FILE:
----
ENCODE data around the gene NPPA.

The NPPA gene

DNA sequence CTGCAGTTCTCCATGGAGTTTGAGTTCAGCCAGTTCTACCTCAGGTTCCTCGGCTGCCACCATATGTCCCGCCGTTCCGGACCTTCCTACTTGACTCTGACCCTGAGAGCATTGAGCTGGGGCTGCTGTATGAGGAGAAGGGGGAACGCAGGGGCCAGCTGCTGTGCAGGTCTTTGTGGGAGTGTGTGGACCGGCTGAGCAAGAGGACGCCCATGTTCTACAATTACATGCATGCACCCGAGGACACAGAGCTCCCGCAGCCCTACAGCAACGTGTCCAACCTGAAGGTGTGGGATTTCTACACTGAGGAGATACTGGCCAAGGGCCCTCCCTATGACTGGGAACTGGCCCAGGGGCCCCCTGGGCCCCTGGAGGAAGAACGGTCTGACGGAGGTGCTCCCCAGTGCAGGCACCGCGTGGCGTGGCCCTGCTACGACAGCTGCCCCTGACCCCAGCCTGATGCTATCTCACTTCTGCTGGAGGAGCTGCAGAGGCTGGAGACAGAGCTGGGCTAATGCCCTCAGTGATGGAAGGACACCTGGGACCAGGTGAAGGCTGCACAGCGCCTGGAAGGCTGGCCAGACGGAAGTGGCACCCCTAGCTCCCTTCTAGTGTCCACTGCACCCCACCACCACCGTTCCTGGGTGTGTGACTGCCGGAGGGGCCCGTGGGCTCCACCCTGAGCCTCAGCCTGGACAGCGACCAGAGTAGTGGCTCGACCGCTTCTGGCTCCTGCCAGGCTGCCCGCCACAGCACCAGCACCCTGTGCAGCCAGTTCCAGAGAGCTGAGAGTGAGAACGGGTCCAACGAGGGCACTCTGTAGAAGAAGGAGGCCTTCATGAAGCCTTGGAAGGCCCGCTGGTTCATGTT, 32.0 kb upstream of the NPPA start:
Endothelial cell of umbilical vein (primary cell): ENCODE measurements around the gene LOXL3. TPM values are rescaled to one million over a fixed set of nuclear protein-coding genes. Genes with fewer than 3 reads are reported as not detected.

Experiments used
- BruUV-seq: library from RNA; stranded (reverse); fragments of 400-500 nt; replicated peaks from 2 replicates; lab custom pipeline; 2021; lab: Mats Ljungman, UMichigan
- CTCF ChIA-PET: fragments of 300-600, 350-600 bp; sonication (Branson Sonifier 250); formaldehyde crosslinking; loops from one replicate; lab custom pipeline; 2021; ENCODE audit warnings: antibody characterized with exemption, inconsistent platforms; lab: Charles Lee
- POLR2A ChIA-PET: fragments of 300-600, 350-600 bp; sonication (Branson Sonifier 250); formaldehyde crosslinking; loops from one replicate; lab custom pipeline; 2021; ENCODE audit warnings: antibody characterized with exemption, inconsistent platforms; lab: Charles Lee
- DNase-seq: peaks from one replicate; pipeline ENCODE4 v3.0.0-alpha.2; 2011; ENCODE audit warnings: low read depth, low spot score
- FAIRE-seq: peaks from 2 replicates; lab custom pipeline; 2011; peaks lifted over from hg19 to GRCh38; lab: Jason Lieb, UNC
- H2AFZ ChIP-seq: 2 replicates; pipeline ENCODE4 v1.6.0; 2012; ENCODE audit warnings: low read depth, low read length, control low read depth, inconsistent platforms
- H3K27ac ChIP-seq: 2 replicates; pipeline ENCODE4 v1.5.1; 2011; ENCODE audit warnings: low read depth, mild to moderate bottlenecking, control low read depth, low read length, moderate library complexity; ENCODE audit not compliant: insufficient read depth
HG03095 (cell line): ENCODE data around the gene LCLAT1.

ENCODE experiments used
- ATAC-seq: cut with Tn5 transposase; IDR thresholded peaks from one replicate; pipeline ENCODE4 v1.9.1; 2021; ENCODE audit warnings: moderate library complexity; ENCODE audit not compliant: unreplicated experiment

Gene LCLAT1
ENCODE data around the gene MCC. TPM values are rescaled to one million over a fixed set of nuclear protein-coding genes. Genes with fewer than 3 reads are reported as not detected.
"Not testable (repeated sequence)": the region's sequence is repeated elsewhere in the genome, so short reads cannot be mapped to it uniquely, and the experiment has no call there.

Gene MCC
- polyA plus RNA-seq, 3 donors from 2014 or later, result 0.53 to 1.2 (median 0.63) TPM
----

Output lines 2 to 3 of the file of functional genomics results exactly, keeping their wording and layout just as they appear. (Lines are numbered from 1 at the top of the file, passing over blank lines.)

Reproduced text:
The NPPA gene

DNA sequence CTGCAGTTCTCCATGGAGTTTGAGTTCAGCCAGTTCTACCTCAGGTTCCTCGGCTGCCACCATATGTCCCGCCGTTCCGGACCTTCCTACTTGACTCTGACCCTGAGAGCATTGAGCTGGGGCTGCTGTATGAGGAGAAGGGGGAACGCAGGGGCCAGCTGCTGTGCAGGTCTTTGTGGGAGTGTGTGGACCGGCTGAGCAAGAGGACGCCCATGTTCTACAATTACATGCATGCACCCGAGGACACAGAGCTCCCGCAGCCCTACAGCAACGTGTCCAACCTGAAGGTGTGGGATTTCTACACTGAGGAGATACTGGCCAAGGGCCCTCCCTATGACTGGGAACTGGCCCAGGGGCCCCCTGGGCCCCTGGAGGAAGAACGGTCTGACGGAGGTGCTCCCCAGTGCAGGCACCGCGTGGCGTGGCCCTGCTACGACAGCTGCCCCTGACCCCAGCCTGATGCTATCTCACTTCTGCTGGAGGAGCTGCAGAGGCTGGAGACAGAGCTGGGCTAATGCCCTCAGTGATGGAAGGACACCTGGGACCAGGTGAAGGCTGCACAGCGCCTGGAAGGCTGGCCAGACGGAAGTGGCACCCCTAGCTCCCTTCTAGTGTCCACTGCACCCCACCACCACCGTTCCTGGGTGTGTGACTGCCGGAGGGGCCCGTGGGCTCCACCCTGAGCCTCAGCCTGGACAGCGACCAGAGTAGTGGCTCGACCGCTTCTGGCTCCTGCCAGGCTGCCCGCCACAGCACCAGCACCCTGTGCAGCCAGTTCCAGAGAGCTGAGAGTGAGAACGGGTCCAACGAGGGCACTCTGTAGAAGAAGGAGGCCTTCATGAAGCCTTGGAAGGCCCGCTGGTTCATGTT, 32.0 kb upstream of the NPPA start: